Stanley Stein, the Walter Samuel Carpenter III Professor in Spanish Civilization and Culture, Emeritus, and professor of history, emeritus, died Dec. 19, 2019, at Penn Medicine Princeton Medical Center following a brief illness. He was 99.
A scholar of Brazilian and Mexican history and 18th-century Spain, Stein served as the inaugural director of Princeton’s Program in Latin American Studies.
He wrote extensively on Latin American and Spanish economic and social history, and the legacies of colonialism and slavery. His book “Vassouras: A Brazilian Coffee County 1850-1890, The Roles of Planter and Slave in a Plantation Society” (1957) is a social and economic study of the origins, apogee and decline of coffee production in Brazil.
Stein published a series of monographs jointly with his wife, Barbara Hadley Stein, also a distinguished historian and Princeton University Library’s first bibliographer for Latin America, Spain and Portugal. Their collaborative work included “The Colonial Heritage of Latin America: Essays on Economic Dependence in Perspective” (1970); “Silver, Trade, and War: Spain and America in the Making of Early Modern Europe” (2000); “Apogee of Empire: Spain and New Spain in the Age of Charles III, 1759-1789” (2003); “Edge of Crisis: War and Trade in the Spanish Atlantic, 1789-1808” (2009); and “Crisis in the Atlantic Empire: Spain and New Spain 1808-1810” (2014).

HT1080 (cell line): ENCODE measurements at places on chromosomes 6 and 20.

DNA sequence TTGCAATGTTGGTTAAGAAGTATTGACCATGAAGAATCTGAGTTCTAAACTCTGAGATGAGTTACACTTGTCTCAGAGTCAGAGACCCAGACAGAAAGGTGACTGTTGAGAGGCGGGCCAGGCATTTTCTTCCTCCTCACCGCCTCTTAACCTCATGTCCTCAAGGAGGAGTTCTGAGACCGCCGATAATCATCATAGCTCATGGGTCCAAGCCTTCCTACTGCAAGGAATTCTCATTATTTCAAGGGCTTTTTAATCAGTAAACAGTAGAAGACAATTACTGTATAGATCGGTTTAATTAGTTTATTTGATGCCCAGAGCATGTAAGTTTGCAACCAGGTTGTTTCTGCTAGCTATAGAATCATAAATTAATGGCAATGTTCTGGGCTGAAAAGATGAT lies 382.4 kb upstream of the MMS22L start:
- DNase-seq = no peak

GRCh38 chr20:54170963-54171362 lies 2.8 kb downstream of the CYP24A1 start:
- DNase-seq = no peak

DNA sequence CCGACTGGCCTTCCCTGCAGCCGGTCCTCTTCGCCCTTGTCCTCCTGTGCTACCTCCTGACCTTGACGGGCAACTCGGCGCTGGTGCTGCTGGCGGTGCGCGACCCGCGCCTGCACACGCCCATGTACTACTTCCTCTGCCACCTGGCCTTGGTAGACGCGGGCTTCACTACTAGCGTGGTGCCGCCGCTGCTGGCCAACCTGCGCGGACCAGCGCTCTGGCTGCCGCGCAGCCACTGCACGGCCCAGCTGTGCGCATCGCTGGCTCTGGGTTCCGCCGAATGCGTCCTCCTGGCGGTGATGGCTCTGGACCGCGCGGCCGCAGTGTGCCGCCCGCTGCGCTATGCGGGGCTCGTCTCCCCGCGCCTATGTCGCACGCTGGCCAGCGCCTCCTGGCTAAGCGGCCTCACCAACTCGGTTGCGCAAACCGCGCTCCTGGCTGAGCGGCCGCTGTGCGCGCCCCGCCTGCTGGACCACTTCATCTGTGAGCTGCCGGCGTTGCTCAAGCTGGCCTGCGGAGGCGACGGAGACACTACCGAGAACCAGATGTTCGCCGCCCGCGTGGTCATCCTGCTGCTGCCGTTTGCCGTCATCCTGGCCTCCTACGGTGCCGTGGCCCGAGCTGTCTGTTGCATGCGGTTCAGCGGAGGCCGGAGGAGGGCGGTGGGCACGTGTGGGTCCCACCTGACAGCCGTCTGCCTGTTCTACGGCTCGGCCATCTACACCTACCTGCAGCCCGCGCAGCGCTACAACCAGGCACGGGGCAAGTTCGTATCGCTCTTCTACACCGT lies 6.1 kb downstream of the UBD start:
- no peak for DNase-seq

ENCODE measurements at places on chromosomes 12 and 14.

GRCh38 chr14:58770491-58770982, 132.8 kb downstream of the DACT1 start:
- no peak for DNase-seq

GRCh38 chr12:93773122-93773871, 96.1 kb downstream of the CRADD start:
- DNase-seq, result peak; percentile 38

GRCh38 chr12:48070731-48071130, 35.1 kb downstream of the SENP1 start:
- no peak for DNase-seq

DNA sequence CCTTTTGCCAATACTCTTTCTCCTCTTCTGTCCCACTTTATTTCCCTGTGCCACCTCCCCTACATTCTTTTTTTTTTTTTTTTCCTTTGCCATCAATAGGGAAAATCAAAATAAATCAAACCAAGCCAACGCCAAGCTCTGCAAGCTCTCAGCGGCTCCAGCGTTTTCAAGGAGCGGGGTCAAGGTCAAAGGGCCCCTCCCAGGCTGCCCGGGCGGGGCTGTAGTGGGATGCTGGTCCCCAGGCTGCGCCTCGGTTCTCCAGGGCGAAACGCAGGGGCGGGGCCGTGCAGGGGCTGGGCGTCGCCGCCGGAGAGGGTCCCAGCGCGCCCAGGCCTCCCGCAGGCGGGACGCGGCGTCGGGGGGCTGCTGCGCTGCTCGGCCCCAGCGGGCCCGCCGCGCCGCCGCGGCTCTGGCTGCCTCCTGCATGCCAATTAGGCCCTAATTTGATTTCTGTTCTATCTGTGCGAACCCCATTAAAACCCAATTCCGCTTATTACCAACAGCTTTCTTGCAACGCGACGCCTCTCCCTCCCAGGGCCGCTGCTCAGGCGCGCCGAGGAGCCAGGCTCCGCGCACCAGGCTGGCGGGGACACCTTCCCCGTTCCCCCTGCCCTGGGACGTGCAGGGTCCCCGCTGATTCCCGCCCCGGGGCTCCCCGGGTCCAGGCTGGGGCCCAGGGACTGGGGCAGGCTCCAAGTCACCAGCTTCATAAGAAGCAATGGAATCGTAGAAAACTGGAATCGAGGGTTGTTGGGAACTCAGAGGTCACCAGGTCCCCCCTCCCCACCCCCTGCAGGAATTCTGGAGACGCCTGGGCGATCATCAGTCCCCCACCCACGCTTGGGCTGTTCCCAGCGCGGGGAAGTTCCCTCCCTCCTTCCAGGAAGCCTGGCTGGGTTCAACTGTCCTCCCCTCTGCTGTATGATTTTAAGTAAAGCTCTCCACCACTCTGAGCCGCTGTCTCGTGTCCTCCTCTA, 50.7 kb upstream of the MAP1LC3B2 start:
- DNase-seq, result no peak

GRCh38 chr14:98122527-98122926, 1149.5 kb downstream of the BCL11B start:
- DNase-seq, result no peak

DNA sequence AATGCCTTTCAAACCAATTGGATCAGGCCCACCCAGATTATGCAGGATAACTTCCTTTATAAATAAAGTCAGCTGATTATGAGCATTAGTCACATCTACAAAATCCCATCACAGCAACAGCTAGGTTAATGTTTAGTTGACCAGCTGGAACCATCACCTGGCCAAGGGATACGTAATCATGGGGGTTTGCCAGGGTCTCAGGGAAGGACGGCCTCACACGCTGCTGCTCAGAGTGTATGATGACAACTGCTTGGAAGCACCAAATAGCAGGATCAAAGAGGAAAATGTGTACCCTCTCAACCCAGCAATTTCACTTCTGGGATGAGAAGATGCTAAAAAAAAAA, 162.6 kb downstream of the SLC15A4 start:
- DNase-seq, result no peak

Stein also is co-author with Roberto Cortés Conde of “Latin America, a Guide to Economic History, 1830-1930.”
“He was the first real Latin American historian and the first real Latin American scholar at Princeton,” said Jeremy Adelman, the Henry Charles Lea Professor of History. “He had a long and remarkable life, and he was intellectually engaged to the end.”
A memorial service will be held at 10 a.m. on April 18, 2020, at the Princeton University Chapel.
Donations in Stein’s memory can be made to Princeton University Library.
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